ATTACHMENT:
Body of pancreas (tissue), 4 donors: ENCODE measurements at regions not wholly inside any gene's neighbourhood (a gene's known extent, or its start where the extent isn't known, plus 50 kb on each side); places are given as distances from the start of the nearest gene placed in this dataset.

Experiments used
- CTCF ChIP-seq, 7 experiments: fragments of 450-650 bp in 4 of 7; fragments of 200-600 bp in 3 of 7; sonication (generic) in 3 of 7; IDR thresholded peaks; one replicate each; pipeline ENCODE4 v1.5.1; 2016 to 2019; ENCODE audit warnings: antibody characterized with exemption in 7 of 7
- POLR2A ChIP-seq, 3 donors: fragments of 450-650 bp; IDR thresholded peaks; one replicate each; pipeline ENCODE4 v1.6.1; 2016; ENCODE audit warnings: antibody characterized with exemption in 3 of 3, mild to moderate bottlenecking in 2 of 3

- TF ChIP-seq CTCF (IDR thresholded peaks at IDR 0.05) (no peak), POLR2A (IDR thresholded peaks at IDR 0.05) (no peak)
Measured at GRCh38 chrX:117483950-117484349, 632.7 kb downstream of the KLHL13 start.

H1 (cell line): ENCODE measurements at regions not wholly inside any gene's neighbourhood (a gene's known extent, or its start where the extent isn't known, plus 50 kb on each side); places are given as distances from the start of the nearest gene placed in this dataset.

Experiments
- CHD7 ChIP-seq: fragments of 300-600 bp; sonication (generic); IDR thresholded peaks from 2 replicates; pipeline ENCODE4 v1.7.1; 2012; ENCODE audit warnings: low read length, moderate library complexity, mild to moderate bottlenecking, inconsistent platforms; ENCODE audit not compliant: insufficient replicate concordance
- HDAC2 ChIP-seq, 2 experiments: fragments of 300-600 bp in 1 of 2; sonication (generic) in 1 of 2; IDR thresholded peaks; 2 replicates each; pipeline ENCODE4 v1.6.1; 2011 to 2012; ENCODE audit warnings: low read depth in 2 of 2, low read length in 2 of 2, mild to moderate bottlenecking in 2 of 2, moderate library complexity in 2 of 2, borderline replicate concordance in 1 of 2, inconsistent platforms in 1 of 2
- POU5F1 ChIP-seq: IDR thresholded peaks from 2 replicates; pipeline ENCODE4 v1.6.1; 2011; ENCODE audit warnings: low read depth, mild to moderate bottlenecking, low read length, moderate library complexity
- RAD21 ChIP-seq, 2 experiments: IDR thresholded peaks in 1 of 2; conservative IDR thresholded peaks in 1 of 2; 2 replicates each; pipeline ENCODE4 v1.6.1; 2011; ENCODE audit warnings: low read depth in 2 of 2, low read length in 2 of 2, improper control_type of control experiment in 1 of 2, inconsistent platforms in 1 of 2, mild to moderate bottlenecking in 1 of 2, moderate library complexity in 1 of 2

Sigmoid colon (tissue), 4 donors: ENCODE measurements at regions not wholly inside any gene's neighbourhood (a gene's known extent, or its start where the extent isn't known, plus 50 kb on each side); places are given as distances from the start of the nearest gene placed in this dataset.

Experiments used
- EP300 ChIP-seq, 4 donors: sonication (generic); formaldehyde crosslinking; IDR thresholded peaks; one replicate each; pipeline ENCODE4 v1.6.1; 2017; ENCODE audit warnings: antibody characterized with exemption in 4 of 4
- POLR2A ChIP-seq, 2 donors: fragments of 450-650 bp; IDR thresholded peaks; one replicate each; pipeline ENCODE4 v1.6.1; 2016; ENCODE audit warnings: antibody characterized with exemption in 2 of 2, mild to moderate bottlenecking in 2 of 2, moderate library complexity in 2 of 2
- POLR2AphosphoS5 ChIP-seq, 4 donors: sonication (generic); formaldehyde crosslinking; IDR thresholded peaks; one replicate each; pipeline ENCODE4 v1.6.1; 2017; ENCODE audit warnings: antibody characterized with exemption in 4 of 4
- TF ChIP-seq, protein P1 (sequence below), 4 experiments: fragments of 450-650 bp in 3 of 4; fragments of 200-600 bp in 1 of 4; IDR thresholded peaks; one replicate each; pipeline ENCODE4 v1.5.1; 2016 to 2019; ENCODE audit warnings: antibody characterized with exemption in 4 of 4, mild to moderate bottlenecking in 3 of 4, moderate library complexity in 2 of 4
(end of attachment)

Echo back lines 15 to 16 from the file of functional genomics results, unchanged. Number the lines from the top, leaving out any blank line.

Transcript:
- EP300 ChIP-seq, 4 donors: sonication (generic); formaldehyde crosslinking; IDR thresholded peaks; one replicate each; pipeline ENCODE4 v1.6.1; 2017; ENCODE audit warnings: antibody characterized with exemption in 4 of 4
- POLR2A ChIP-seq, 2 donors: fragments of 450-650 bp; IDR thresholded peaks; one replicate each; pipeline ENCODE4 v1.6.1; 2016; ENCODE audit warnings: antibody characterized with exemption in 2 of 2, mild to moderate bottlenecking in 2 of 2, moderate library complexity in 2 of 2